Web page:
The Hanoitimes - The average income of Vietnamese women is VND5.22 million (US$234) per month, equals to 81.1% the average income of Vietnamese men.
Vietnamese women make up the majority of the country’s workforce, but they get unfair treatment in compared with male peers regarding salary and promotion opportunity although Vietnam is a leading country in the effort of gender equality, according to Adecco Vietnam, a local recruitment, payroll and staffing agency.
The percentage of Vietnamese women join the workforce is 71.2%, according to the Ministry of Labor, War Invalids and Social Affairs. However, the women’s work positions are still low, with 52.1% belonging to simple work and 66.6% to family business.
The average income of Vietnamese women is VND5.22 million (US$234) per month, equals to 81.1% the average income of Vietnamese men (VND5.92 million or US$265) per month), Adecco said in a note. This difference is getting bigger in the senior workforce: An untrained woman gets 8.1% paid lower than her male peer, while in Bachelor’s degree group, the gap expands to 19.7%.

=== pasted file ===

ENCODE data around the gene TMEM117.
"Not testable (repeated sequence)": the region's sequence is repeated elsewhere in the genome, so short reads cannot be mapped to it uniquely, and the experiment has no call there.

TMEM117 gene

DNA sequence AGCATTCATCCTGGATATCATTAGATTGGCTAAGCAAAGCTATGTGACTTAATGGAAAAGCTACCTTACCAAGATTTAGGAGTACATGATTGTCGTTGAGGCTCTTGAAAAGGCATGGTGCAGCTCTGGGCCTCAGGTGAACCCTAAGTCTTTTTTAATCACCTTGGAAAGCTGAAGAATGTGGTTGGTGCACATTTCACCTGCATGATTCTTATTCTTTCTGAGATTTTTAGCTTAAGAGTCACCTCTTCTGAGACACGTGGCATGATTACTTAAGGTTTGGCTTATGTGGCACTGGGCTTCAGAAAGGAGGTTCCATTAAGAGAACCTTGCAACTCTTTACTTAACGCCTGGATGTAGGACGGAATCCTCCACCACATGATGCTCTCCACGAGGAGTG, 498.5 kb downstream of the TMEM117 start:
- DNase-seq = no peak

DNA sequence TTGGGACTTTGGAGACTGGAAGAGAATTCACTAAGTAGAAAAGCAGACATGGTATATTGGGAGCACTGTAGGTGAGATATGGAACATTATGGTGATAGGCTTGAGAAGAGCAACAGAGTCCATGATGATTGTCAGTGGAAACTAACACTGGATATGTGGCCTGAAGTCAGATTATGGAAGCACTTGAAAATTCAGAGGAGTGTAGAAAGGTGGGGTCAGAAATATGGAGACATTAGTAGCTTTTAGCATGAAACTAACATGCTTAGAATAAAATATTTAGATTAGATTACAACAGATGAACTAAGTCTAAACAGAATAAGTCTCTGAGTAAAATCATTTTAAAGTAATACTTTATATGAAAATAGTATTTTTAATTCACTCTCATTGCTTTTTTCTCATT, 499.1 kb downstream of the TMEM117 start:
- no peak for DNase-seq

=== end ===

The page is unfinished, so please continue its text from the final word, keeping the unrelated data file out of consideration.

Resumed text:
Vietnam is a leading country in the effort of gender equality. The country ranks 33/149 in ‘Economic participation and opportunity’, and ranks eighth in the East Asia and Pacific region, according to the Global Gender Gap report by ILO. With 25% of CEOs and director board members in Vietnam being female, Vietnamese women’s desire for promotion is crystal clear.
“Not only countries but companies also need to work on gender equality. According to the McKenzie report, the increase in women equality will raise US$12,000 billion of the global GDP. Firms with 30% workforce are female have increased 15% in revenue. However, the barriers and prejudices against female workers are still there. Worrying about maternity leave, companies often ask the female candidate about her marriage and family, instead of her work experience and career development plan.
With foreign direct invested (FDI) companies in Vietnam, the proportion of male employees with infinite term labor contracts is 73.91%, while the female employee’s number is only 67.67%. Female employees are less protected, with lower career stability,” said Andree Mangels, general director of Adecco Malaysia and Vietnam.